Writing A Novel about the Spectrum of Belief: Thu Interviews Author R.O. Kwon

The Incendiaries travels between Phoebe, a piano prodigy who grieves and blames herself for her mother’s death; Will, a young man studying to become a priest until he loses his faith and drops out of the seminary; and John Leal, a mysterious and enigmatic man with ties to North Korea; all of whom meet at Edwards University. Deeply troubled and searching for a purpose beyond themselves, the three become swept up in a chain of dangerous acts, fanning the flames towards destruction and an irreparable tragedy. I cannot recommend it enough for a suspenseful and alluring read!

Back in May when I interviewed R.O. Kwon for her debut novel (which arrives on July 31), there was already a lot of press for the book and now it has blown up (you might have caught that) with features in The New York Times, NPR, and The New Yorker. Just in case you haven’t heard about it, to quote DJ Khaled, “another one!”


Thu Doan: Hey! Thank you for doing this interview with me.

R.O. Kwon: Yes, of course. Thank you for doing this.

TD: How has promoting the book been so far?

RK: Good! I’ve been really grateful to other writers and my press for their support and generosity, and I really want to give it back to other writers. I’m really overwhelmed too because a New York Times profile for the book posted online too. Yup, that just went up!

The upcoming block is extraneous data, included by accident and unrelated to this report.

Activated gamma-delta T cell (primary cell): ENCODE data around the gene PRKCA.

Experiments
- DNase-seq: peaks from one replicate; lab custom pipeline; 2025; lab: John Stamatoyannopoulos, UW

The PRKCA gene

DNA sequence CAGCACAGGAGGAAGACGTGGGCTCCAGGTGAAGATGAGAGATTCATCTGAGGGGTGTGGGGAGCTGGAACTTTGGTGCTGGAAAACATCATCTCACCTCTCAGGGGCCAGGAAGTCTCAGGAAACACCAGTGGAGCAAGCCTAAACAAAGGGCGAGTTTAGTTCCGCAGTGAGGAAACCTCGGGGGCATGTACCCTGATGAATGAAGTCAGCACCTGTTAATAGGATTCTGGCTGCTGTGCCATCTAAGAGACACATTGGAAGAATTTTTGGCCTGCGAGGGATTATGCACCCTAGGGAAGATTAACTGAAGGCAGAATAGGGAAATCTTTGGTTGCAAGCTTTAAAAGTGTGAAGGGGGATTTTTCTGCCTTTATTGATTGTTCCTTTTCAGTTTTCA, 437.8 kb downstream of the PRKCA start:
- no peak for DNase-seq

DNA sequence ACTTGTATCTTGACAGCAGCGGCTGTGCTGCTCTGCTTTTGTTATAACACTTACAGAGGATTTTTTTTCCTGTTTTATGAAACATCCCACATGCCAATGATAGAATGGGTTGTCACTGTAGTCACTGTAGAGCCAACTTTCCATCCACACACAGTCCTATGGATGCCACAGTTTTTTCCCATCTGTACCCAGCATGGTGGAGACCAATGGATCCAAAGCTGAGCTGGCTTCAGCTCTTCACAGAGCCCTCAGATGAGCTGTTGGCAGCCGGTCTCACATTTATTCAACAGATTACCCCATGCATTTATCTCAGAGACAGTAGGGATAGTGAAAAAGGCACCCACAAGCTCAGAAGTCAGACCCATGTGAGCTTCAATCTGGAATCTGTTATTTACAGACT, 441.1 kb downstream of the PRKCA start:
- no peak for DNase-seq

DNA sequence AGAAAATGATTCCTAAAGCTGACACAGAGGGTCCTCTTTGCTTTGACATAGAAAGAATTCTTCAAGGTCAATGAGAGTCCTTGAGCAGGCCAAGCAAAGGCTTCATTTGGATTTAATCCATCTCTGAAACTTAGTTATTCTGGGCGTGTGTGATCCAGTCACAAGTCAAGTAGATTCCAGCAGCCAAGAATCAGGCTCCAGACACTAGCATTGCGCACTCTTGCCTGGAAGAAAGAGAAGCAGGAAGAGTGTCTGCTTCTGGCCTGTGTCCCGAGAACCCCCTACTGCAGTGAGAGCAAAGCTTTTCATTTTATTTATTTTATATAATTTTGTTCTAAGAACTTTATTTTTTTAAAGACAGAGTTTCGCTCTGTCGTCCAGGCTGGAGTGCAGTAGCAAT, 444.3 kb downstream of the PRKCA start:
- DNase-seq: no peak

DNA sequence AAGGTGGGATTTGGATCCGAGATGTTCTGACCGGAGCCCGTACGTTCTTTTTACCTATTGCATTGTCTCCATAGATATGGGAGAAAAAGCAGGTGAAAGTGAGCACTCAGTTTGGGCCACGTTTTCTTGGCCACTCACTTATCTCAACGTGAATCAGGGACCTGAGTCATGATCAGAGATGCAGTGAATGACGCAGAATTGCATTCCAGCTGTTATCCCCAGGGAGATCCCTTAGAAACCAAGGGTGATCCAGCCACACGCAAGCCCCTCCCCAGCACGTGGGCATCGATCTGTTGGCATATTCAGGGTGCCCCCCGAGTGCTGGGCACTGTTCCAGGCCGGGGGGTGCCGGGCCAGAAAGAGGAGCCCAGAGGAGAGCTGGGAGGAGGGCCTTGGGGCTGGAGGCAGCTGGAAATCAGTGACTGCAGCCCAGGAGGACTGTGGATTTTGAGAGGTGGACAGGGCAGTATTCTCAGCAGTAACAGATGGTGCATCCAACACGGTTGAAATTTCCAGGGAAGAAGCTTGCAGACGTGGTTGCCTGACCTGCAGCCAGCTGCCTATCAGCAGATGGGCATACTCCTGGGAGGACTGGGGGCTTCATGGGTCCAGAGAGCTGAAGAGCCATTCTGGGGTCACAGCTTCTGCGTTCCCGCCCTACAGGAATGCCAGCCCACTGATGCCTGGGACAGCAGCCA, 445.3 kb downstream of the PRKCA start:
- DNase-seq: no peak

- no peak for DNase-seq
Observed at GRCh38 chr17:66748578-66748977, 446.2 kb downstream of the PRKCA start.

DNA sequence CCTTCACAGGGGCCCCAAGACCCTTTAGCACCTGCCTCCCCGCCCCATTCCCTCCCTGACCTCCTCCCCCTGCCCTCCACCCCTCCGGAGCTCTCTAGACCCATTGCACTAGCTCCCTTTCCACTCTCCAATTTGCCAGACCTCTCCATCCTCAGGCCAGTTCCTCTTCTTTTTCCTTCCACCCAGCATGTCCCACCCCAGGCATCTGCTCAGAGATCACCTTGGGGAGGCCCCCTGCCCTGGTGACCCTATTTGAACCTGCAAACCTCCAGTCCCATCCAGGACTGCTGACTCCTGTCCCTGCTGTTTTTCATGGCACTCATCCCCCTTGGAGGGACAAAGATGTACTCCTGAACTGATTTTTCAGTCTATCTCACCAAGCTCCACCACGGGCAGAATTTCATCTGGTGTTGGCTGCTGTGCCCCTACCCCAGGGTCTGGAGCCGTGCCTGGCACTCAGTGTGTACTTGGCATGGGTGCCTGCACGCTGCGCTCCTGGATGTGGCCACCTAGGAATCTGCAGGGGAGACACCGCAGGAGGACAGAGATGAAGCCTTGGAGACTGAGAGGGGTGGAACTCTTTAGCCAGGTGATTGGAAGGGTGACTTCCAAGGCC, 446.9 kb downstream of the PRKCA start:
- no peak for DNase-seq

TD: That is so exciting! What does your reading schedule look like?

RK: I’m going to be on the road for quite awhile. A lot of August. Pretty much all of September. And a couple of other things popping up in November.

TD: Have you done public readings before?

RK: I read a little bit after grad school, but I haven’t read all that much from my novel, just short stories and I’ve managed a magazine and read at conferences.

TD: I really had to sit on the book for a little while, and I really enjoyed it, but there were so many things to think about. When I was preparing for the interview, I read a few other interviews that you had done and the one that stuck out to me was one you did for Electric Literature. I was really surprised to hear that initially, in the novel, there were two perspectives?

RK: Actually, there was only one. Initially, it was all told from Phoebe’s point-of-view. For a very long time too, I told it from Will’s point-of-view. Then towards the end I reincorporated Phoebe and John Leal. So the first two years, I thought it would be a book that would be told from Phoebe’s perspective. I realized that she has so many ups and downs that are being tracked throughout the novel, she goes through so much, with her mother dying; I found that that opened up some narrative space for me if I let Will tell more of his story. I was thinking a lot about The Great Gatsby, and I thought Will’s perspective let the story expand.

TD: What was your inspiration for the book? It’s a timely topic and the story is so beautifully woven together that I think it’s amazing how relevant it has become.

RK: The core of the book came from my desire to write about really losing and gaining faith. I wanted to cover both sides of that.

Where that came from was how I grew up Christian. When I left the faith, it was utterly devastating for me. For about a year after I was grieving intensely. In a lot of ways I still think that I am grieving that loss everyday. During that time, I felt so alone, not only did my friends and family not understand what was going on. They really thought that it was a passing childish rebellion, and I couldn’t find what I had experienced in books.